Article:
For my father, I find he is linked to many more with Portuguese than my own test shows. His Portuguese DNA is simply more pure than mine. Would that I could somehow get my deceased grandfathers or grandmothers tested. That's yet another generation older and that is always better.

Recently, I convinced a 2nd cousin of mine from my mother's side to get the Family Finder test. He has common Hungarian DNA with me. I was hoping by process of elimination that some of the people showing as somehow related to me might be divided into either Germany or Hungary. If they are also related to him, then of course, they are from my Hungarian side. If he is not related to them, then they are certainly from my German side. It's the first time I have been able to have a cousin do this and I am still working out exactly what I have now. I need to study the results.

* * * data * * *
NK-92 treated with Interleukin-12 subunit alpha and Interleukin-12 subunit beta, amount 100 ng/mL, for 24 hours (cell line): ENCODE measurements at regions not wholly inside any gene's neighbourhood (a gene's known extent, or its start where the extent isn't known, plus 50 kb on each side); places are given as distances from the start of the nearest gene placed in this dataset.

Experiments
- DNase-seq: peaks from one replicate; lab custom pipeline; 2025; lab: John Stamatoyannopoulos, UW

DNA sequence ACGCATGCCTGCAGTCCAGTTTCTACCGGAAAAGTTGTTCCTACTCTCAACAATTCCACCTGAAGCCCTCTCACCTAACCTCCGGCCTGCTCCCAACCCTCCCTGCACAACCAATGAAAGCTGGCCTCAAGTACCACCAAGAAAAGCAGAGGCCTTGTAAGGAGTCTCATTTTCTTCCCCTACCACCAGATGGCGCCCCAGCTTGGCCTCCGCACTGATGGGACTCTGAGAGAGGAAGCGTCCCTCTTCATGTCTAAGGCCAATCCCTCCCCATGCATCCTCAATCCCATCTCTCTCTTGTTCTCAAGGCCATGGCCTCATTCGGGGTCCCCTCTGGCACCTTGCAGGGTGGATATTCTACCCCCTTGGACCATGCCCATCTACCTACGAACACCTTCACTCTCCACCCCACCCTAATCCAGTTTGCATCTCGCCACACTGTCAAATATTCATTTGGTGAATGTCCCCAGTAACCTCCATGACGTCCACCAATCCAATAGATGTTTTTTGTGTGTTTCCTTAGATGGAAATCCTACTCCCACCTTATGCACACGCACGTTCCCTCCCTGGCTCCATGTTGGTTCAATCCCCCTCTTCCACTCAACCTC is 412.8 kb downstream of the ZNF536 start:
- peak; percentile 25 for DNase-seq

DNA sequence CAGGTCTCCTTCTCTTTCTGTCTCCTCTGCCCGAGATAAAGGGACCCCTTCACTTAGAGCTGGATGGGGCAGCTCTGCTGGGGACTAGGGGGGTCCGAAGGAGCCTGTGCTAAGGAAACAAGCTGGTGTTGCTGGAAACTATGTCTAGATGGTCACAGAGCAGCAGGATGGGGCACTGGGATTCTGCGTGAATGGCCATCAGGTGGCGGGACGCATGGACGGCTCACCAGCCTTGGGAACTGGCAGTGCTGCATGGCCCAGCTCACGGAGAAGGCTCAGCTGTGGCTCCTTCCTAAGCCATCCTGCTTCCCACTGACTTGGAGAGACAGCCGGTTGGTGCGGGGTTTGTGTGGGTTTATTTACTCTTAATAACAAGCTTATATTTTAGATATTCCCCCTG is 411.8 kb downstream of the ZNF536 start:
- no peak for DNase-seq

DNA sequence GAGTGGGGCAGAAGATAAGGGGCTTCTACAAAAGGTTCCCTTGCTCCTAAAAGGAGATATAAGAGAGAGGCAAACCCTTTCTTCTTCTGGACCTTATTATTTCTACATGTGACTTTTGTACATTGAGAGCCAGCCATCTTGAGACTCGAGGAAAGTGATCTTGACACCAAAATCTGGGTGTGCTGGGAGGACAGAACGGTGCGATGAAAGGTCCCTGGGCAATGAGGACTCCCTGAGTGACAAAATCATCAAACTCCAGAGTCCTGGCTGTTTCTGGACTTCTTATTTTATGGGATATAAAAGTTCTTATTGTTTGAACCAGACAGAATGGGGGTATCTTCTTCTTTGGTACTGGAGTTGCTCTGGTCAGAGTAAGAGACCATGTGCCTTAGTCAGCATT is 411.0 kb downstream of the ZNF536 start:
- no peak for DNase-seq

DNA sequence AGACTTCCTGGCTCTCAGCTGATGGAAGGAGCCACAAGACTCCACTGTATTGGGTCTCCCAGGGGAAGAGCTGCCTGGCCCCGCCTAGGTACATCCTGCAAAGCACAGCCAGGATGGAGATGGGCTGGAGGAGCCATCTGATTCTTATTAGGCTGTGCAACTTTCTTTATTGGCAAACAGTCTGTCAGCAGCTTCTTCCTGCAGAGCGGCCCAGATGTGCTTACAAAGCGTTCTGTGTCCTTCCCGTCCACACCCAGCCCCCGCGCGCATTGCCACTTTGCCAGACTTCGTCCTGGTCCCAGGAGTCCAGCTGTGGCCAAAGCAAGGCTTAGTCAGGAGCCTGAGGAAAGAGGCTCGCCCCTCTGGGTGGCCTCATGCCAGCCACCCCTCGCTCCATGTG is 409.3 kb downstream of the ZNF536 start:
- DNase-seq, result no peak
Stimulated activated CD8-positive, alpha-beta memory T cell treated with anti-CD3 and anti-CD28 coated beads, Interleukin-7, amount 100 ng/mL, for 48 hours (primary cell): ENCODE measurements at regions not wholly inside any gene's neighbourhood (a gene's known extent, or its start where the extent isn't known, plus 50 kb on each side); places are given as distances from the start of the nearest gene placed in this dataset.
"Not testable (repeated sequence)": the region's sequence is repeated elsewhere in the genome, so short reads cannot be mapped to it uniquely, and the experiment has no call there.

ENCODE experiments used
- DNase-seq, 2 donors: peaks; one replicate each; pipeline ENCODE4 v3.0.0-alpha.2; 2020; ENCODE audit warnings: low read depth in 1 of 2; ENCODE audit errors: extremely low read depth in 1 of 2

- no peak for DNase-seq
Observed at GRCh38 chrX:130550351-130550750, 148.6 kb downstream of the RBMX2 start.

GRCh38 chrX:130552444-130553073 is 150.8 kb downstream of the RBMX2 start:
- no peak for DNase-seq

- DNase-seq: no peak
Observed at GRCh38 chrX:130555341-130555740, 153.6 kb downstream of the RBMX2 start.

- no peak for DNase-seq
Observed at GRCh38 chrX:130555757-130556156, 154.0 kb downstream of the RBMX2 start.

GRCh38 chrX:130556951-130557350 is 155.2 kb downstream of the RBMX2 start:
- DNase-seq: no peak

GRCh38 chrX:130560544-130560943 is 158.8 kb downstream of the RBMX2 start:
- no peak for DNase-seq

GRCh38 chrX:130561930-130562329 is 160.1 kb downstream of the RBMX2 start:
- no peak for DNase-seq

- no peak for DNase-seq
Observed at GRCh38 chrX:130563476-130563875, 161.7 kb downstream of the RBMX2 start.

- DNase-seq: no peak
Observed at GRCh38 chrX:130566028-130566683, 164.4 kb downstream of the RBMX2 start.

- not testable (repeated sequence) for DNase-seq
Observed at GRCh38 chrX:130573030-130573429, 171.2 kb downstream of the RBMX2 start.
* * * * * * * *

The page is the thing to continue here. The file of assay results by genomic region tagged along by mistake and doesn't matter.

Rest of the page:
But this idea of DNA by process of elimination could be helpful to anyone. Look over your own family tree and see which of your cousins would be good candidates and willing to perform a similar test for you.

I don't receive anything for my mention of this company (though that would be great), but I am so interested in this new field of genealogy research that I really want to have everyone get tested. It is purely selfish of me - your results might somehow help me! And of course, visa-versa.

Let me know if you should decide to get tested. I would be so interested in hearing back from you.

And good luck with your genealogy research!



Doug da Rocha Holmes

Free article about DNA testing (written in 2016) Portuguese DNA Census
Geographical origins of Azoreans based on DNA testing

See the Portuguese Genealogy Professional Services Page for more detailed information.

Learn about my DNA surname project for the Hungarian name BALLA: www.dholmes.com/balla.html

See personal information about Doug da Rocha Holmes